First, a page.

United States Senator Rand Paul has made the girl the subject of his campaign to end foreign aid to terrorist groups such as the Pakistani Taliban in hopes of raising awareness of the issue. The freshman senator from Kentucky highlighted her story in hopes that American citizens would not be forced to pay for the subjugation of the Pakistani people by propping them up with foreign aid. Paul echoes the sentiments of many Americans who wish not to have their tax dollars fall into the hands of regimes hostile to liberty and basic human rights.

How can modern nations deal with the threat posed by those who will not yield unless their vision is forced on the world? Communism was a formidable foe, but it was no match for a healthy, thriving Western society based on individual rights and personal freedom. The Berlin Wall’s days were numbered as soon as it was erected. But how much longer will the walls that separate East from West today last? What could be the key to unlocking the secret of mutually friendly relations with Islāmic nations while still asserting our principles of individual rights? How can you make peace with a culture whose fundamental tenets declare that only Muslims can be full citizens? How can there be a breaking down of walls and peaceful interactions when there is an inherent quality of inequality? And how can the West pursue peaceful solutions to ending human rights abuses?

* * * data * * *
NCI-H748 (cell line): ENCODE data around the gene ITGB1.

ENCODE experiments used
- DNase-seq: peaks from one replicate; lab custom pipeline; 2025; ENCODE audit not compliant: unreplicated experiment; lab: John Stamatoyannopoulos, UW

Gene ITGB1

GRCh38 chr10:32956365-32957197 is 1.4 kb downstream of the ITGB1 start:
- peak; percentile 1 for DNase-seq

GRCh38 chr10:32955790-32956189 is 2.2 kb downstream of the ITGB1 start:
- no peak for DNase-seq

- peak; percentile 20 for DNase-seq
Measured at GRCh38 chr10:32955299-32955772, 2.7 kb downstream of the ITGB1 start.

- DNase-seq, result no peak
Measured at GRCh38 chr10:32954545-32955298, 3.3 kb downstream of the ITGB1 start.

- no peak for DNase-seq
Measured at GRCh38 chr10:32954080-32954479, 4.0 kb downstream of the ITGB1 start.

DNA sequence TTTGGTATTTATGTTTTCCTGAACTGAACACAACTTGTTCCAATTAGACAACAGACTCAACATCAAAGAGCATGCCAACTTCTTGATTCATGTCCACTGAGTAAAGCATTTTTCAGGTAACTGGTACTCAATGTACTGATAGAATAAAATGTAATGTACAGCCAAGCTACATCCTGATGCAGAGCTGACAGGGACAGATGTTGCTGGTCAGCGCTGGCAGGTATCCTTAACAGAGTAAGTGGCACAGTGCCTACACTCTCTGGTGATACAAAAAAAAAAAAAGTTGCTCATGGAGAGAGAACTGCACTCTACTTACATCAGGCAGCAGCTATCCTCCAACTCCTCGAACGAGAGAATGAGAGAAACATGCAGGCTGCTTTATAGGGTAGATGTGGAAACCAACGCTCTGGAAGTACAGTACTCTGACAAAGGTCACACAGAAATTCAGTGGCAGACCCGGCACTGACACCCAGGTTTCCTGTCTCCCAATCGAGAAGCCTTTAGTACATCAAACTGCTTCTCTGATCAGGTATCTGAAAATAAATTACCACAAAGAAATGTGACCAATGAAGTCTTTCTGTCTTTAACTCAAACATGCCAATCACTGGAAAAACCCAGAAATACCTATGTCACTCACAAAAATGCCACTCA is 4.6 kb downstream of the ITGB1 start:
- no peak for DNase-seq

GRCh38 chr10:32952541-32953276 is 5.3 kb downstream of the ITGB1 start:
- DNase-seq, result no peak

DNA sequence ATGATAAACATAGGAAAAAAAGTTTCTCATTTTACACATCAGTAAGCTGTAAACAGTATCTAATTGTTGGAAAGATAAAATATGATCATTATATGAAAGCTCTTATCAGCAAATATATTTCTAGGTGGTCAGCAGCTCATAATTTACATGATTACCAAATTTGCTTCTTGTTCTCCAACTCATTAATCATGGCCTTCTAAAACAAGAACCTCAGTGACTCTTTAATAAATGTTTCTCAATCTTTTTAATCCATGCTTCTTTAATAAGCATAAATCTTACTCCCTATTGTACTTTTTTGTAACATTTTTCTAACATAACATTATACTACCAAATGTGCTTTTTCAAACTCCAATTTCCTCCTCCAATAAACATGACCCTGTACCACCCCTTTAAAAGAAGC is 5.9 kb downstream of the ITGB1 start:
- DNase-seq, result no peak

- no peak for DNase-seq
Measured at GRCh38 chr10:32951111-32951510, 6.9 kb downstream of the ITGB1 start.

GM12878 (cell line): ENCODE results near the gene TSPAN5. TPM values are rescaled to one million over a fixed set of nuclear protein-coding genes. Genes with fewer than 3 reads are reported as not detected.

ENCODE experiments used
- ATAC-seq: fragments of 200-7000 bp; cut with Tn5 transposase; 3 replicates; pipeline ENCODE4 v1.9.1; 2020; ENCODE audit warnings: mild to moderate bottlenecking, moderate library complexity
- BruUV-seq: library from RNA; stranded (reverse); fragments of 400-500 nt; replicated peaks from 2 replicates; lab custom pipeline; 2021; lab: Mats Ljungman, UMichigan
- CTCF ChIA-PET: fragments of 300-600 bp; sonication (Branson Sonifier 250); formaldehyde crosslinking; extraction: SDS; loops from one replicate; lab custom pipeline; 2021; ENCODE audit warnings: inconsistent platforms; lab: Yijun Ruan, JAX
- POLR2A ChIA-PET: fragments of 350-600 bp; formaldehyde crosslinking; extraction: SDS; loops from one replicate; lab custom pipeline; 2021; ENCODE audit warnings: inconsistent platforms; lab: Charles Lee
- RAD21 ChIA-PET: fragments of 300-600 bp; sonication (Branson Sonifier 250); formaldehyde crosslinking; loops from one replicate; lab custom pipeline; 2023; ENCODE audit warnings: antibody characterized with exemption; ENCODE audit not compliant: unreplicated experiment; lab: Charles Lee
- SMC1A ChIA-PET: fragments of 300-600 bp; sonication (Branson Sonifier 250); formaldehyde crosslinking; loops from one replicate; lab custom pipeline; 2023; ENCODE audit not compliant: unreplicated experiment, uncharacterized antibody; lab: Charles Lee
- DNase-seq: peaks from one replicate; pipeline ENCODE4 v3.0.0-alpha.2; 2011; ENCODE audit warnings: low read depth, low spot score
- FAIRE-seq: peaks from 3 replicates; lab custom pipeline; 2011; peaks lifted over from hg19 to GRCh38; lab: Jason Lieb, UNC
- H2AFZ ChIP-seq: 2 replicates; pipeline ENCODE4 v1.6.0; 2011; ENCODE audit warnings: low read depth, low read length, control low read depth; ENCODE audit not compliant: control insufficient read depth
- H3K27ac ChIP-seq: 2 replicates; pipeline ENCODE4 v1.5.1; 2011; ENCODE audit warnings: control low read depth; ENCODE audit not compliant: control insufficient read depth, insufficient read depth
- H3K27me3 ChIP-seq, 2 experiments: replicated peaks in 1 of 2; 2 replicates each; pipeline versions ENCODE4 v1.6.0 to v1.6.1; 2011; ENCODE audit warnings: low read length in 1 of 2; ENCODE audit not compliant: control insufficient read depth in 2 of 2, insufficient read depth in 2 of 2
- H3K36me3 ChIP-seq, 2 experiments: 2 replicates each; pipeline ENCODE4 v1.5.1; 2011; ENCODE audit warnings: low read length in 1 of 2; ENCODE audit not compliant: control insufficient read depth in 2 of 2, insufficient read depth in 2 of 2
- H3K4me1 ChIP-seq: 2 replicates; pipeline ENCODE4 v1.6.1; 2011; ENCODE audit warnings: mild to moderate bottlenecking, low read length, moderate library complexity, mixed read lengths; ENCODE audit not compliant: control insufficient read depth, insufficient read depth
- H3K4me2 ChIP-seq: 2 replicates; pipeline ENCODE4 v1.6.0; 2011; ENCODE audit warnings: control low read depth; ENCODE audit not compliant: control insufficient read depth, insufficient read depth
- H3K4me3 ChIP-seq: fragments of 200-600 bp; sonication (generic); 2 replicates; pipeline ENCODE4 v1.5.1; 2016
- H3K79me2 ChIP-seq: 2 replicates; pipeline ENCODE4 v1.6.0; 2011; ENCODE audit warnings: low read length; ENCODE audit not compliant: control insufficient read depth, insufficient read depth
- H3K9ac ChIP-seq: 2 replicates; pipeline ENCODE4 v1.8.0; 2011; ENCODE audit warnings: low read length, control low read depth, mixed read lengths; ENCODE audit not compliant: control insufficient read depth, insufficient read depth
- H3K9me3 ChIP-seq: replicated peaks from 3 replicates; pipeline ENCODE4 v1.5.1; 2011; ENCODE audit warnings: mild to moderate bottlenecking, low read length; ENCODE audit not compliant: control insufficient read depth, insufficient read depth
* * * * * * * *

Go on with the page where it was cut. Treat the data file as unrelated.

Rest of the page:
The West can pursue them by speaking out and denying foreign aid to regimes hostile to liberty. We didn’t fund the Soviets when they were oppressing their people. We didn’t give them the ammunition they needed to shoot their citizens fleeing across The Wall in the back. Likewise we should not be sending money to foreign nations where regimes use their bullets to murder innocent girls for their non violent attempt at equal rights.

Martin Luther King  Jr. wrote that “Injustice anywhere is a threat to justice everywhere…” If there is injustice on the other side of the wall, then it is up to us who are free to speak out against it. It’s time for citizens of the world to stand against radical Islam and say enough is enough. Liberty and Sharia cannot coexist. Stand for secular government. Stand for Malala Yousufzai. Stand for equality.

To the Nation of Islam from a citizen of the West:

Tear down this wall.

What are your thoughts? How can the Arab Spring be influenced towards more personal liberty and equal rights for women? Are human rights universal? How can we bring about peaceful solutions for change? Leave your thoughts below. 

Related posts

; })();